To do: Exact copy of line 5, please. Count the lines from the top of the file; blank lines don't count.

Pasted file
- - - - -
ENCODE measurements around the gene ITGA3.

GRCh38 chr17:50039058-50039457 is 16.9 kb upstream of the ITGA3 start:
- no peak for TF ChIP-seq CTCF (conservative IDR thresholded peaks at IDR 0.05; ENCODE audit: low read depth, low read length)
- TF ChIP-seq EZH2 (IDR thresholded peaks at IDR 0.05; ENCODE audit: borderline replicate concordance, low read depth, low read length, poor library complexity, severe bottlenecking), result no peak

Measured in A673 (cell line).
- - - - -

Measured in A673 (cell line).